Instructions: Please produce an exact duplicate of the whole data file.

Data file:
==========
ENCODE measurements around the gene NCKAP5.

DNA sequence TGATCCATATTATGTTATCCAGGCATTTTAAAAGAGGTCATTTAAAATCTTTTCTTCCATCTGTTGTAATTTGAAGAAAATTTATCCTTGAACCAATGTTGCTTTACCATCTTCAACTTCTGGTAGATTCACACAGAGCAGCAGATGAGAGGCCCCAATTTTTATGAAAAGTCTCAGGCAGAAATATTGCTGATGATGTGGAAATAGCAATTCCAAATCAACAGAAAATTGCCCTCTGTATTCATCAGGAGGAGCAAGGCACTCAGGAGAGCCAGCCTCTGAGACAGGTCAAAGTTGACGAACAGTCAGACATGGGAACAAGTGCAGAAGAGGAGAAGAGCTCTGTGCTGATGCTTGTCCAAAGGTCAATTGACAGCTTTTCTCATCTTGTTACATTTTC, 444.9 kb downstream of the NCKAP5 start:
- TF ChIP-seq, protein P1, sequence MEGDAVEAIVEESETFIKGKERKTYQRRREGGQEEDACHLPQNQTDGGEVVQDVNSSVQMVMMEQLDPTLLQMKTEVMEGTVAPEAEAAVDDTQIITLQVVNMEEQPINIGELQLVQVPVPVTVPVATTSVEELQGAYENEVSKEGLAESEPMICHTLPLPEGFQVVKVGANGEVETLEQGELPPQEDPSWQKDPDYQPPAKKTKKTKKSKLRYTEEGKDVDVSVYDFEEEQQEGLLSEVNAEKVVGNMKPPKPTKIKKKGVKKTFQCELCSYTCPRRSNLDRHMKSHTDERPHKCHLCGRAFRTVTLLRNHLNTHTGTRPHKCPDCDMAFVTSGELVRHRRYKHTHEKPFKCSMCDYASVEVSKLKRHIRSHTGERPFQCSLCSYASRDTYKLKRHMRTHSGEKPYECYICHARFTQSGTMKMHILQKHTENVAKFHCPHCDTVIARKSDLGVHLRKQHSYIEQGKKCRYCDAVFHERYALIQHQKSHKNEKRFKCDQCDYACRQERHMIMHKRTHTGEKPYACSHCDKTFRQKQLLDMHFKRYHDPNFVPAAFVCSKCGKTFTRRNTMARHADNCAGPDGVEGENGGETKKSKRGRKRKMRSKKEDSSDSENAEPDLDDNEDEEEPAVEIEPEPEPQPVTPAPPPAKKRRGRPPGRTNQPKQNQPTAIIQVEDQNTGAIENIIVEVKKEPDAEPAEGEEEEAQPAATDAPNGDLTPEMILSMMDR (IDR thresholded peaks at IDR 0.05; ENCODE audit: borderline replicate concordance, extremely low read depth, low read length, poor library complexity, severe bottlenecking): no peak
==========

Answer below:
ENCODE measurements around the gene NCKAP5.

DNA sequence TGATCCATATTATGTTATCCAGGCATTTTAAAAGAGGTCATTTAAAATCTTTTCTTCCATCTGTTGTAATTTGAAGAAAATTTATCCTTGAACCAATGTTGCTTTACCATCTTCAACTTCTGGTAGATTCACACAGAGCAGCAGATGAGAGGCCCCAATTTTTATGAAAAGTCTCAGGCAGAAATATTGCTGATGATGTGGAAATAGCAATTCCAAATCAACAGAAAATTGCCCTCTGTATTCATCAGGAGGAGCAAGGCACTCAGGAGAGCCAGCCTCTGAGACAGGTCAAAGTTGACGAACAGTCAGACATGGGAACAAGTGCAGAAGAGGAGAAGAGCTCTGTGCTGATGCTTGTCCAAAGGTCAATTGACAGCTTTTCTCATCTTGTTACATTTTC, 444.9 kb downstream of the NCKAP5 start:
- TF ChIP-seq, protein P1, sequence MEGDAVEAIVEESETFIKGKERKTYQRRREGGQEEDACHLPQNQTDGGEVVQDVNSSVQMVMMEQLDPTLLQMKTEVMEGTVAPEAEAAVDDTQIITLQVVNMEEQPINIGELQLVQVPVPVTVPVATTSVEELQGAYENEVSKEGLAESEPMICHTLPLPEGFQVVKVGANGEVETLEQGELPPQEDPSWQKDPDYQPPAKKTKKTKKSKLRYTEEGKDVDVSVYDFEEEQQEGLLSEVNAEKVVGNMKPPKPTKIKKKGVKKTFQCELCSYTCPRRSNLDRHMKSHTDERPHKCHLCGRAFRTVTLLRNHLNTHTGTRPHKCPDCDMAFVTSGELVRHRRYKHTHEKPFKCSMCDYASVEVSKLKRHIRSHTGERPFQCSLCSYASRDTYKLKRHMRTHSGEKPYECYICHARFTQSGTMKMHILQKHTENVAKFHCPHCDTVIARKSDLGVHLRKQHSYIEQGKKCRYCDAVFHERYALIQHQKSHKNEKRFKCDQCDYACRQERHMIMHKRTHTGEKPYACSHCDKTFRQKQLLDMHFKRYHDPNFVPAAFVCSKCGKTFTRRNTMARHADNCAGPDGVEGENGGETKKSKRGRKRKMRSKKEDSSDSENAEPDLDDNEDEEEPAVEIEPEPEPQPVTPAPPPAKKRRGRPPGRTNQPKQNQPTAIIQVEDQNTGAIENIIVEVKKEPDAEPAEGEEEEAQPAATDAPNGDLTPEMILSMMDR (IDR thresholded peaks at IDR 0.05; ENCODE audit: borderline replicate concordance, extremely low read depth, low read length, poor library complexity, severe bottlenecking): no peak